How To Talk To & Support Your Child Or Pre-Teen Around Pornography

How To Talk To & Support Your Child Or Pre-Teen Around Pornography

Many children come across porn now, whether it’s by accident, a friend has shown them, or because they’re curious. Porn is easier to find than avoid. Over a quarter of children have seen porn by age 12. Having simple and age-appropriate conversations around porn with children is a great way to help protect and prepare them to navigate their online world.


Collage of screenshots of various organisations supporting parents and whānau with starting conversations around porn


Tips for talking with your child or pre-teen around porn 

It can initially feel a bit awkward discussing porn, but many children still consider parents ‘the experts’ on sex and are open and receptive to parent input. Building trust and rapport now is a great start to establishing ongoing healthy sex conversations.

Be prepared

This will help you stay calm and unshockable. See the parent resources below to help you prepare.

Decide ‘what age’ is best

Consider your child’s personality, time spent with older children, and level of device access. If your child has any unsupervised device access, a simple age-appropriate conversation around porn is recommended.


Young people can have many responses to porn, including shame, confusion, curiosity, arousal (or all of these). Assuring a child that any response is normal will reduce shame and help them feel safe sharing their experiences.   

Reduce shame

Take an open and non-judgmental approach and avoid words like ‘bad’ or ‘wrong’ that can close down conversations or create shame if a child sees porn. 

Keep it simple with young children

Include a simple age-appropriate explanation of what porn is, why it’s not made for children and what to do if they see it.  

Keeping safe  

Share some simple safety tools with your child, like ACT (Avert your eyes, Call it out, Tell someone), so they have a plan when they first see porn. 

Tailor it with pre-teens

Most pre-teens will need a more in-depth conversation about porn than just a set of rules, as this is the age they are most likely to see porn. Be guided by your child’s age, knowledge and experience. 

See the KidsHealth page on talking to and supporting your teenager around porn

See the KidsHealth page for advice on how to talk to your child about sex

Resources to support your child or pre-teen around porn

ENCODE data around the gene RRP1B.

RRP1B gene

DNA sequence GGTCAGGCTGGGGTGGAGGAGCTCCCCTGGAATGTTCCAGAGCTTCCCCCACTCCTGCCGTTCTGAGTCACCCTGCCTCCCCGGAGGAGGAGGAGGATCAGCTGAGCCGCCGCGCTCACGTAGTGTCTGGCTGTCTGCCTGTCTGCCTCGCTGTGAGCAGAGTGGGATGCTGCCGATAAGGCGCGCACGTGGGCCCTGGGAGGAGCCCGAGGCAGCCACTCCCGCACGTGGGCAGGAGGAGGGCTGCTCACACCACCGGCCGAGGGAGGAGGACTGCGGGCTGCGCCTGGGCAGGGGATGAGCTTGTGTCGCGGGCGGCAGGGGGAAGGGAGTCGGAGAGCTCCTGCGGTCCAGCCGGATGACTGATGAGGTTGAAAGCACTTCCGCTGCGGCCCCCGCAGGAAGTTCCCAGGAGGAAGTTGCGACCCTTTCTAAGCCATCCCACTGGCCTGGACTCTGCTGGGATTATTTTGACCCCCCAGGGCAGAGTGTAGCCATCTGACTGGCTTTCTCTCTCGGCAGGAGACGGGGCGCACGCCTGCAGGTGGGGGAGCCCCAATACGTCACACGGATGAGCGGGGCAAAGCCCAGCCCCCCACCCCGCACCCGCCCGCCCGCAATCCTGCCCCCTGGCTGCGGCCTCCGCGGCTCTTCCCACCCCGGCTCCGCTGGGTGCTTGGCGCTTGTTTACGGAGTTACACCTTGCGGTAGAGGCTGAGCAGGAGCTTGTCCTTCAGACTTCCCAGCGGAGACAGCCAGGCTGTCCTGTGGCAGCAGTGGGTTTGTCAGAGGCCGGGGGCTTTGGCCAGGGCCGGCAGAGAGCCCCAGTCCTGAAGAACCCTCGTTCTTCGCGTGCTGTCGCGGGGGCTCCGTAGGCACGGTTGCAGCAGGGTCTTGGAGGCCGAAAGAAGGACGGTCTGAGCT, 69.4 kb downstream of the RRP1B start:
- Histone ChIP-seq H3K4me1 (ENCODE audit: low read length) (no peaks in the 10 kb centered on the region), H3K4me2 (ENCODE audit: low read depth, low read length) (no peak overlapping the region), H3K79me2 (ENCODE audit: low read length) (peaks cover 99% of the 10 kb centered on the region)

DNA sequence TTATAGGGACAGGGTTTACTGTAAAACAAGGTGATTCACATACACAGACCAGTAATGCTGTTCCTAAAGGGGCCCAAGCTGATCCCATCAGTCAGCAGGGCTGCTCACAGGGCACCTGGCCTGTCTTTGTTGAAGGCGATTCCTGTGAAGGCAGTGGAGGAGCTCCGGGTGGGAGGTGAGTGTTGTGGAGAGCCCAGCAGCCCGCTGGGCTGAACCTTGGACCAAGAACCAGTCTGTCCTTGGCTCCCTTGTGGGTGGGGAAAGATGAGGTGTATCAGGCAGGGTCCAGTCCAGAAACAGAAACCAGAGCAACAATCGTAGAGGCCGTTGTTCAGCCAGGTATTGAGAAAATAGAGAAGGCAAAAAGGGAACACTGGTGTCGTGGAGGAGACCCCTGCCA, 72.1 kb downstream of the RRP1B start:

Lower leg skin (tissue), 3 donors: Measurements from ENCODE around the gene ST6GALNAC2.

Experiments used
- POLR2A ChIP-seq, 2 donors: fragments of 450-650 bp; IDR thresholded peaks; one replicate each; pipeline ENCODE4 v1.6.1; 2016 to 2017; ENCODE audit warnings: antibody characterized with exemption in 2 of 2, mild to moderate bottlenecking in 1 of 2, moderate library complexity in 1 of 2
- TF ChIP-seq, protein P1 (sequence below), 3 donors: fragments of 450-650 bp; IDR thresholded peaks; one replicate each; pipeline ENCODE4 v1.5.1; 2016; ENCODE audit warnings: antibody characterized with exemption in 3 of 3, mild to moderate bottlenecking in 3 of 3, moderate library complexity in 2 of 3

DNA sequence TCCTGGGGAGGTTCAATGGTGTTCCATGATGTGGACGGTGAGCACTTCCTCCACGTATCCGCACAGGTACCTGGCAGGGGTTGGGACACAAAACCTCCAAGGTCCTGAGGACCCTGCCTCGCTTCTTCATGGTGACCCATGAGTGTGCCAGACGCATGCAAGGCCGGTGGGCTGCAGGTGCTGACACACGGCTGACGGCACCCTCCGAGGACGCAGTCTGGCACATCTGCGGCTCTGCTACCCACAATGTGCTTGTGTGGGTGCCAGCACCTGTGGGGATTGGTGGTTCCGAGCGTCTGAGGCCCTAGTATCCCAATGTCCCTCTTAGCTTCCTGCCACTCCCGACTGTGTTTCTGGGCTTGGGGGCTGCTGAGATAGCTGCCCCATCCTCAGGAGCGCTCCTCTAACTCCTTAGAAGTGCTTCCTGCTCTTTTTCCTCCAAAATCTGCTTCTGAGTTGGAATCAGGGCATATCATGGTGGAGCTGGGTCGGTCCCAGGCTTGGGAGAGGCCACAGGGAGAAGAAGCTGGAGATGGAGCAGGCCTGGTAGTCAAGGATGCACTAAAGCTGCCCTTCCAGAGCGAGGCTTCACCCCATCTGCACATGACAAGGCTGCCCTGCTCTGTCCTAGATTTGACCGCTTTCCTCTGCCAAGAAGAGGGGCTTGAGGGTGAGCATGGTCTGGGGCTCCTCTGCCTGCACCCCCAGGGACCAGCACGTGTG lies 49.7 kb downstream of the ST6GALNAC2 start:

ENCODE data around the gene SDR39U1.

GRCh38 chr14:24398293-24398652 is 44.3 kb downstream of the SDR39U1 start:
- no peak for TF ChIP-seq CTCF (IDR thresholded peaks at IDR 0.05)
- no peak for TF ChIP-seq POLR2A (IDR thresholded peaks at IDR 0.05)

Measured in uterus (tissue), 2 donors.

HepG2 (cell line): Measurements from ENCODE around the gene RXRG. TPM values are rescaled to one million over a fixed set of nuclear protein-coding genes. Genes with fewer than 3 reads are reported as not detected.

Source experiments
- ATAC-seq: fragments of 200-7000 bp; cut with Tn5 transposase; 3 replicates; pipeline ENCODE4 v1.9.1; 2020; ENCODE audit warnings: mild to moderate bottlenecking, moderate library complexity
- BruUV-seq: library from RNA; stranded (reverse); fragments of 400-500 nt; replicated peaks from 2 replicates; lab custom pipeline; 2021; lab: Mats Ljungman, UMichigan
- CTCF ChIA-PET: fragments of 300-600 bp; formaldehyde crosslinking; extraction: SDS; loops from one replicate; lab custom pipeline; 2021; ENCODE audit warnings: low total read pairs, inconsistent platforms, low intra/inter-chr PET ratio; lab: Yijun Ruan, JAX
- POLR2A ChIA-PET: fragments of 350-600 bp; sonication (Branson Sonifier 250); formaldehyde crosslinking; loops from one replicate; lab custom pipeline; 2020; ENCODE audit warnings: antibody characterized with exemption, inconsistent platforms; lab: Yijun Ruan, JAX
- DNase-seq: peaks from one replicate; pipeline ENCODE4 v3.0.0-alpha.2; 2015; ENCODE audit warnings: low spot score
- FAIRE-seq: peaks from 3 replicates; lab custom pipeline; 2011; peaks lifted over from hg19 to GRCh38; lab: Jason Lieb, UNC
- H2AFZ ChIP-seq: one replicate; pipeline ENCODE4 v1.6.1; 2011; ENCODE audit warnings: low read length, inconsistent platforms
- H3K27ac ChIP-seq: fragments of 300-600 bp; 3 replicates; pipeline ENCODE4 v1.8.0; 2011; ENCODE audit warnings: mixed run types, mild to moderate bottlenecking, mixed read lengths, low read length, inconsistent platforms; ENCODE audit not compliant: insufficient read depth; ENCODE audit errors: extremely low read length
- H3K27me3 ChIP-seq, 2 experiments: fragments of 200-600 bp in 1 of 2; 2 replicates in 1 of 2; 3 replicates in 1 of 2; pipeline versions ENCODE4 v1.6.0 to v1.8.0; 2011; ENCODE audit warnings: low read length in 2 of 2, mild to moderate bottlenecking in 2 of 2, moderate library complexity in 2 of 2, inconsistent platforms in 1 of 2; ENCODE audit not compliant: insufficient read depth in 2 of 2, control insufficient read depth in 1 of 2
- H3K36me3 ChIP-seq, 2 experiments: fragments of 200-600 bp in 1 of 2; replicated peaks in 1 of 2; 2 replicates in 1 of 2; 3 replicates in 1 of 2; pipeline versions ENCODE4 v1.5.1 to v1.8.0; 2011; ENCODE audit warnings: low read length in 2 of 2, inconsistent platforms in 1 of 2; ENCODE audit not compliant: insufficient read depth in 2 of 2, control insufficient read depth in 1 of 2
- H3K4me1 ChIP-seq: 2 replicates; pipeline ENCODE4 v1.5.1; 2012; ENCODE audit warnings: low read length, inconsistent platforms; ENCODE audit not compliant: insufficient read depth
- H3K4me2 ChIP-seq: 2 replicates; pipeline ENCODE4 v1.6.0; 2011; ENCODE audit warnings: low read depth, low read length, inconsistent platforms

Here are some resources to help parents and whānau with starting conversations, building critical thinking and supporting children and pre-teens around porn.

The Light Project

Screenshot of Light Project website

The Light Project aims to help youth, their whānau, schools and wider communities to positively navigate porn and online sexual content and has a range of information, resources, tools and support pathways for parents.

Keep It Real Online

Screenshot of the Keep it real online website

Keep It Real Online is a New Zealand Government campaign to support parents and caregivers to keep their children safe online. 

Te Mana Whakaatu | Classification Office

Screenshot of Classification Office website

The Classification Office Te Mana Whakaatu is responsible for the classification of all films, videos, publications, and some video games in New Zealand. Their site has some useful research and information for parents about controlling content and pornography.

In the Know 

Screenshot of the In the know website

In the Know is a NZ site for young people wanting information or help with porn related concerns. It includes tools, tips, videos, information and referral services offering support with key porn-related issues. It covers a range of issues, including nudes, feeling uncomfortable with porn, pressure to watch porn, wanting to cut down on porn and creating online sexual content. 


NetSafe is an independent non-profit organisation that provides cybersafety and online security education for all New Zealanders. NetSafe's website has a variety of information on online safety and security issues. The website has information for children, parents, community groups, schools and counsellors.

Just the Facts

Screenshot of the Just the faces website

JUST THE FACTS is a website run by the Sexually Transmitted Infections Education Foundation (STIEF). It is a project funded by the Ministry of Health through district health boards to educate New Zealanders about sexually transmitted infections (STIs).

See more KidsHealth content on internet and media

See the KidsHealth's section on internet and media

Screenshot of KidsHealth website emotional and mental wellbeing section


The content on this page has been developed and approved by the Clinical Network for Child Protection, Paediatric Society New Zealand with input and guidance from Nikki Denholm, Director, The Light Project.

This page last reviewed 27 May 2023.

Call Healthline on 0800 611 116 any time of the day or night for free health advice when you need it